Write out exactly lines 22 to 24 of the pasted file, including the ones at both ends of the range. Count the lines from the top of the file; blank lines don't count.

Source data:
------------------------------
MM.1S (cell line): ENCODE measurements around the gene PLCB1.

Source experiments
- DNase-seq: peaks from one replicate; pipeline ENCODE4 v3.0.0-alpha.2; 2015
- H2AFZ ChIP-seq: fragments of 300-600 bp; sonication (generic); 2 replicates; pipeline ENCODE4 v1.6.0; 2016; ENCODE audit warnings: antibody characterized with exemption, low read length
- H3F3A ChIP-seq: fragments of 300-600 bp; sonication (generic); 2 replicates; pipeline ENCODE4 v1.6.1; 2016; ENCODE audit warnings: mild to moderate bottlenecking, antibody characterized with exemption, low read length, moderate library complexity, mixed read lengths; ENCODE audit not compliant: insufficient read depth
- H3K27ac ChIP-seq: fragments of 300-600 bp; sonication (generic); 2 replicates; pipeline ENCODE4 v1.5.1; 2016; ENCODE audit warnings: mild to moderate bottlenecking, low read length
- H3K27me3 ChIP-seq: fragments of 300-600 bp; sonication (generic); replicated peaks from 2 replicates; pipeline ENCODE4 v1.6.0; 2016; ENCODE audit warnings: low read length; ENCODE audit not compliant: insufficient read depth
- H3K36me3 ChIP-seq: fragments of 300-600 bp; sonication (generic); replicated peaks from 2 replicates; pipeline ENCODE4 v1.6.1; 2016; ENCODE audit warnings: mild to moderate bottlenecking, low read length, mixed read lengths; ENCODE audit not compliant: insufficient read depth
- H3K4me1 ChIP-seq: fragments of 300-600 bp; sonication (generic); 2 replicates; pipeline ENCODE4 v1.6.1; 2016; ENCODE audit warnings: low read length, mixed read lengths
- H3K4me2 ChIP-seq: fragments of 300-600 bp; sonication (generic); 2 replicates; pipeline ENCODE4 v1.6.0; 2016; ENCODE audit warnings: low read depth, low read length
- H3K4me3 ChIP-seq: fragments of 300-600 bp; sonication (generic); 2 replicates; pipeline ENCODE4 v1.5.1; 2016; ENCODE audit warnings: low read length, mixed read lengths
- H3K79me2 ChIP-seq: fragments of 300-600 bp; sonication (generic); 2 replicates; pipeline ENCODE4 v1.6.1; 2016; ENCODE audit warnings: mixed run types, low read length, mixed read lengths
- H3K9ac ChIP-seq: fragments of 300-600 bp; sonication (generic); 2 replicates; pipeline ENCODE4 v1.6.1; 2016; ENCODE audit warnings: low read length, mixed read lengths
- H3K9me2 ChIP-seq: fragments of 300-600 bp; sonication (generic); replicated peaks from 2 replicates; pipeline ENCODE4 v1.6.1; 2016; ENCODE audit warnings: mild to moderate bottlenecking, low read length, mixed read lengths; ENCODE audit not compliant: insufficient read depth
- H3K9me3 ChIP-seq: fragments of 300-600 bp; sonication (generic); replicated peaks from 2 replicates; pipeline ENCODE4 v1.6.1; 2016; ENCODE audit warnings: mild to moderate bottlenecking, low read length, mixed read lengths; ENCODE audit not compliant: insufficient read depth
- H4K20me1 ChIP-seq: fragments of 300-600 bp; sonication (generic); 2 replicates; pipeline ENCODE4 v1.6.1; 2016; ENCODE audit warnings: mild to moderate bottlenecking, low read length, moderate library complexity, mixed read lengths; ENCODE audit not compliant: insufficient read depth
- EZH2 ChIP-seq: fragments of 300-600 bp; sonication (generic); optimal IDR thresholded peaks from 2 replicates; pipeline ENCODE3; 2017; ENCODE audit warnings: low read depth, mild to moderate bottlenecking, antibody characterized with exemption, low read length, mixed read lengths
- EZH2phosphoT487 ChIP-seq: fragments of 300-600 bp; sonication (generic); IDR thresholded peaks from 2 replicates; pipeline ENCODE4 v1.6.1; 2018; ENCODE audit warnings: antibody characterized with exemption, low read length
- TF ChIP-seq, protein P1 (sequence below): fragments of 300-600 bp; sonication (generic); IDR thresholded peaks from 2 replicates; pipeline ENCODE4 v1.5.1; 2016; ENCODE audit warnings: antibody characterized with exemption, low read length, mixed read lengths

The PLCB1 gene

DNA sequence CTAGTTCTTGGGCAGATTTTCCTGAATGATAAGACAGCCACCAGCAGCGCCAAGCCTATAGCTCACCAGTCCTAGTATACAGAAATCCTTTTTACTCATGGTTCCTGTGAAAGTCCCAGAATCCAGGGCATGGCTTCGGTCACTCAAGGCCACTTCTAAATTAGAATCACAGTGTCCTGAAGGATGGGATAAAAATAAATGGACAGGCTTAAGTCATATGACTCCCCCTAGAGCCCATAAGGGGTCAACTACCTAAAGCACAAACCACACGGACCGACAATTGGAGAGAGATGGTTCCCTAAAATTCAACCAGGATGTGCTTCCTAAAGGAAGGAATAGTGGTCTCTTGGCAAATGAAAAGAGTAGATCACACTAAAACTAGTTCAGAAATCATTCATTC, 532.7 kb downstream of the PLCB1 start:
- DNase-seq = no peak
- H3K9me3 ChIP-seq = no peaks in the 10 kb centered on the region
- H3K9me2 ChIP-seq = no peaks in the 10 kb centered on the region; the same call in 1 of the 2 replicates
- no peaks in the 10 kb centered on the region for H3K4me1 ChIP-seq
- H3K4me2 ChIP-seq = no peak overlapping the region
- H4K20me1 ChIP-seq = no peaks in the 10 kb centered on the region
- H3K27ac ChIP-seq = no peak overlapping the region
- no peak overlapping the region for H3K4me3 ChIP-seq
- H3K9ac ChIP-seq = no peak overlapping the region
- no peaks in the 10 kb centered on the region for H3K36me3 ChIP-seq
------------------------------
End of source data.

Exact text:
- DNase-seq = no peak
- H3K9me3 ChIP-seq = no peaks in the 10 kb centered on the region
- H3K9me2 ChIP-seq = no peaks in the 10 kb centered on the region; the same call in 1 of the 2 replicates